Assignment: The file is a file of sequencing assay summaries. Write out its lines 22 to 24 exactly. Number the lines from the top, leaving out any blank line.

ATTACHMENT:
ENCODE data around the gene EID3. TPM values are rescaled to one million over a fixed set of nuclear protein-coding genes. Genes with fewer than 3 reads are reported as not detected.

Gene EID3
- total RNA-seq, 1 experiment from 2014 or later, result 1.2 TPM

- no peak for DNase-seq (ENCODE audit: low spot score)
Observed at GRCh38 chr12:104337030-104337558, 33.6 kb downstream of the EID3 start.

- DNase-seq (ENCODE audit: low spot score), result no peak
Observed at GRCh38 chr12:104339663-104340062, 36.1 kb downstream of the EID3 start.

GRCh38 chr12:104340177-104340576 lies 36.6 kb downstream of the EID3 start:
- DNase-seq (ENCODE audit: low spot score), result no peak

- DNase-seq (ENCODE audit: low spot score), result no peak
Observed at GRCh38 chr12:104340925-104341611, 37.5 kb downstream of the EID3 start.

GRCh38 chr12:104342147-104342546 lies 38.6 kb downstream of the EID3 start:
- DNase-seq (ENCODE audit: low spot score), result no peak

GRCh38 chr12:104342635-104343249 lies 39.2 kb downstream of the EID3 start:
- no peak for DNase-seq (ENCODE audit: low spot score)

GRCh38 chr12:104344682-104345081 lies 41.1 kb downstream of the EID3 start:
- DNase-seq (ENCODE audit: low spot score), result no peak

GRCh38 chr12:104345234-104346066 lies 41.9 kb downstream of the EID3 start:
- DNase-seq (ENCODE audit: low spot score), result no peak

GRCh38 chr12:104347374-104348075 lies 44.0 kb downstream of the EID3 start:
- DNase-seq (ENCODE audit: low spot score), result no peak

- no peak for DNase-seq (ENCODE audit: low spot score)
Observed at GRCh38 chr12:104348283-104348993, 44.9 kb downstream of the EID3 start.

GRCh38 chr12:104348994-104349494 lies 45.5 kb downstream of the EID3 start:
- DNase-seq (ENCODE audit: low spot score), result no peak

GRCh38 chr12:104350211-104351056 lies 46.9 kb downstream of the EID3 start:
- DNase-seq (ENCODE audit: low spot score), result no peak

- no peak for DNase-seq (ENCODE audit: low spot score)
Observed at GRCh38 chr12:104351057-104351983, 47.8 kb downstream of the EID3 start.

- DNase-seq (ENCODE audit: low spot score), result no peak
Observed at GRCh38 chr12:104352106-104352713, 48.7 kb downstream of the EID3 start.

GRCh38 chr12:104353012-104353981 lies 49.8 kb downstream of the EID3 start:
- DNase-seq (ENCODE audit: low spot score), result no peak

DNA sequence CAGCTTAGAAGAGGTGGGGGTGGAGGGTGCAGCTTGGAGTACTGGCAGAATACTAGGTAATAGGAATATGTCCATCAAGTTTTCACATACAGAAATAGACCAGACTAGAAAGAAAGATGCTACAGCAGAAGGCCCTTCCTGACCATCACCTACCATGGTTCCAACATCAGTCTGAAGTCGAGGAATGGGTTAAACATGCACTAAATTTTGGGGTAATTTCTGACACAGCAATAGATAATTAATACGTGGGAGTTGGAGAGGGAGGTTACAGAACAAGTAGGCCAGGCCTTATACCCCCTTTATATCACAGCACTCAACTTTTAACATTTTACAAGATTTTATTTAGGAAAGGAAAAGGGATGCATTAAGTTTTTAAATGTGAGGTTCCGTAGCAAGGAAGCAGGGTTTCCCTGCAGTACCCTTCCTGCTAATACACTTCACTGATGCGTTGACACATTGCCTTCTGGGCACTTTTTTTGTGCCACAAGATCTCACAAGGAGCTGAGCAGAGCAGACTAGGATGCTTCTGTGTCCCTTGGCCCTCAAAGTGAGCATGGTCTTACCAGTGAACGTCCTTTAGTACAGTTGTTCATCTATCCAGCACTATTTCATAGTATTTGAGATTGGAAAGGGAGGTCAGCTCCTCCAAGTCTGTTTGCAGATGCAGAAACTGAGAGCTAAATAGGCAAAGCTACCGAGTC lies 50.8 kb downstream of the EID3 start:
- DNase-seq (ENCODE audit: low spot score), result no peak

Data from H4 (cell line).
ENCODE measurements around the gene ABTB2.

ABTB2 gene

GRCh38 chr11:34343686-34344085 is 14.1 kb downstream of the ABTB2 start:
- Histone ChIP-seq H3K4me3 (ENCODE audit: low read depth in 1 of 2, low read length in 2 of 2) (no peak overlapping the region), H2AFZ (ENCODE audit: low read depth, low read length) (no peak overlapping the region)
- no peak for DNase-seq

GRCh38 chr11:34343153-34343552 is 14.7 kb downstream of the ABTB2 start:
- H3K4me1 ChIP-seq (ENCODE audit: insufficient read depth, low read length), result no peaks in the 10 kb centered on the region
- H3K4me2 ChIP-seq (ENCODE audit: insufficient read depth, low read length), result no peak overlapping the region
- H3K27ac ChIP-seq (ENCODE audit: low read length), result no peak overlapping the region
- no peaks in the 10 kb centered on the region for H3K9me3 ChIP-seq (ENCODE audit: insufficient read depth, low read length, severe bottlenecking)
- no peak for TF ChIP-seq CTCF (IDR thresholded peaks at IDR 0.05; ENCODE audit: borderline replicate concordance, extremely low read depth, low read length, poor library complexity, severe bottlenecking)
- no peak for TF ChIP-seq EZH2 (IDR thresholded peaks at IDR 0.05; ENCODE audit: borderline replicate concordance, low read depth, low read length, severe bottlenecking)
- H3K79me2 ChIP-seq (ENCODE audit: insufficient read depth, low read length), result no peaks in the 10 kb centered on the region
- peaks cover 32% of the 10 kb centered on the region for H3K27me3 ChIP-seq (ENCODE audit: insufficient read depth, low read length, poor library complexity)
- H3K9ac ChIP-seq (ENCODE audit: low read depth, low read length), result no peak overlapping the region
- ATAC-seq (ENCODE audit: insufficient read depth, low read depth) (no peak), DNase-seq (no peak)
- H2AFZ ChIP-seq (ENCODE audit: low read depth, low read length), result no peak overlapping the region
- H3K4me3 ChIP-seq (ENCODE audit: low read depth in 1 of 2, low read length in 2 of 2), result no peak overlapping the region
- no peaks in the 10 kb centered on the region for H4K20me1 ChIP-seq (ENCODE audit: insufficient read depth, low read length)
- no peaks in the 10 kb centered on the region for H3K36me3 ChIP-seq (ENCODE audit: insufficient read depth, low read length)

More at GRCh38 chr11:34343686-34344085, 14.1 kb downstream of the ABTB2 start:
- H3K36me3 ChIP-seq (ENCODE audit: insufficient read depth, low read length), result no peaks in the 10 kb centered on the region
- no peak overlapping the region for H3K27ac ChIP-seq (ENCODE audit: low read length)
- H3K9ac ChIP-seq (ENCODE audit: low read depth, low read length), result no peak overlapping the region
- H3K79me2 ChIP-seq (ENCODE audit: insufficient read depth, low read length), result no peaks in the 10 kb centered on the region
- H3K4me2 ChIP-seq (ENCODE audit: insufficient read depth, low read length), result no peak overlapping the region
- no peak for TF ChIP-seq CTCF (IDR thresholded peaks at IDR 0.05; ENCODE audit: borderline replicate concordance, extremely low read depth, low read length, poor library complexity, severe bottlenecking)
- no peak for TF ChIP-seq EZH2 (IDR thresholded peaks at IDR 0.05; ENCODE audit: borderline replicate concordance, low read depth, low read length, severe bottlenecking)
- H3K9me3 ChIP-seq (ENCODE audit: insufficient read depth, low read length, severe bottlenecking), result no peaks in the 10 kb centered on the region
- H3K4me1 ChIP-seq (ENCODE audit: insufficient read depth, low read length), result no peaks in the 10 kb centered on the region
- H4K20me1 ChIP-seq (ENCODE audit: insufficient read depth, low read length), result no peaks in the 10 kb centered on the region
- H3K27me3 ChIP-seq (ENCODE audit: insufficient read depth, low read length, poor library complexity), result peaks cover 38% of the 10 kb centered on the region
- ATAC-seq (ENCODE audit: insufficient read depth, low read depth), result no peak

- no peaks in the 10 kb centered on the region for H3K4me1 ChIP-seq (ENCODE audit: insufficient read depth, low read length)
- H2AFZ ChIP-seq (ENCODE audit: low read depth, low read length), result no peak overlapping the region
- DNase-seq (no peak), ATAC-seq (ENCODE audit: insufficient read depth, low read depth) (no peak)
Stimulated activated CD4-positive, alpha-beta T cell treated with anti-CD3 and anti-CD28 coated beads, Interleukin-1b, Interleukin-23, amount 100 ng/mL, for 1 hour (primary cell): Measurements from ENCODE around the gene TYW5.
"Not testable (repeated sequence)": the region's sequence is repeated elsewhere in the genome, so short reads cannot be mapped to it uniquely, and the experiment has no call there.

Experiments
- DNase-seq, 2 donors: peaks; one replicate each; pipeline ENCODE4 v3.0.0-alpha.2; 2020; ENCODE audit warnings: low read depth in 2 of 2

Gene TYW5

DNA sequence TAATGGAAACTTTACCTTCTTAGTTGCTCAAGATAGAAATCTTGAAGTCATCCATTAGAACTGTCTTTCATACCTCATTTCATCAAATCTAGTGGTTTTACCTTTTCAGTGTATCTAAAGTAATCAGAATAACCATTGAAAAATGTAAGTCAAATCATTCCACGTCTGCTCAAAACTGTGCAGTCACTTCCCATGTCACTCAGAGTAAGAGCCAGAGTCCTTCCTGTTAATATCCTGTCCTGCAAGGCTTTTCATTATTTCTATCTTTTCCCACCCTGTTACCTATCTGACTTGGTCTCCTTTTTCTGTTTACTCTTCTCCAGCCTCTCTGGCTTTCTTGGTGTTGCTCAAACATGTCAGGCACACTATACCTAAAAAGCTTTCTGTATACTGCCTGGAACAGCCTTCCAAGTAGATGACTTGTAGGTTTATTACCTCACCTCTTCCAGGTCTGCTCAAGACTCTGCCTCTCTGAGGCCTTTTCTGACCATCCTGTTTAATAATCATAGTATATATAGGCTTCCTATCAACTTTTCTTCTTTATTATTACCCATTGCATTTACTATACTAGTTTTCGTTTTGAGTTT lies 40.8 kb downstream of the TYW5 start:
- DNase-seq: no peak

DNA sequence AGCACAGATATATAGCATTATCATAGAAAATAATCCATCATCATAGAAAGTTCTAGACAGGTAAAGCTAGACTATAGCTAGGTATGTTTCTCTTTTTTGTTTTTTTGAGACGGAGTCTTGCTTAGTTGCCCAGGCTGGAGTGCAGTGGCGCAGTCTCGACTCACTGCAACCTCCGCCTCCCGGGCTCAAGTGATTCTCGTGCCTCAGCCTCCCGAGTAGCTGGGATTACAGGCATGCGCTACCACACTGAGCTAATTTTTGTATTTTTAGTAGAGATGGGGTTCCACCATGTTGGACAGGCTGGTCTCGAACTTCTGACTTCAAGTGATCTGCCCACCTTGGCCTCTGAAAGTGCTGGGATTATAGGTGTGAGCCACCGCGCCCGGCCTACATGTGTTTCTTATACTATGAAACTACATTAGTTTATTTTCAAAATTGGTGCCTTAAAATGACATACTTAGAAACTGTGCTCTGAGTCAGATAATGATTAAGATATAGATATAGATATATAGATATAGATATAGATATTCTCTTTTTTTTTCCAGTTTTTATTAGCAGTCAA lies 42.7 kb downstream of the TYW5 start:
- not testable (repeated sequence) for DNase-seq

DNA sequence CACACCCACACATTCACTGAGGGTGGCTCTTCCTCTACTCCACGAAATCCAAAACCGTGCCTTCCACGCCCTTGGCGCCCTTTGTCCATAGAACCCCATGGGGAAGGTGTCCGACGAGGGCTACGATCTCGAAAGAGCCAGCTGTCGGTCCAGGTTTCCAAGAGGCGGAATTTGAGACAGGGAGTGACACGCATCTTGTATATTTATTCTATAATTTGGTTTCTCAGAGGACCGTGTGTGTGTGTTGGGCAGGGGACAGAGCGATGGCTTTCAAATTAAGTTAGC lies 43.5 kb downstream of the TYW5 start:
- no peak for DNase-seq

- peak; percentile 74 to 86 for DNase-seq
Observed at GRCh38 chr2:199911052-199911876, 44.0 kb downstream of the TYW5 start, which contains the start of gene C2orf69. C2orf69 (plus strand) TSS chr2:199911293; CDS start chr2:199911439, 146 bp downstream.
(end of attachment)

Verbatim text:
- no peak for DNase-seq (ENCODE audit: low spot score)
Observed at GRCh38 chr12:104348283-104348993, 44.9 kb downstream of the EID3 start.

GRCh38 chr12:104348994-104349494 lies 45.5 kb downstream of the EID3 start: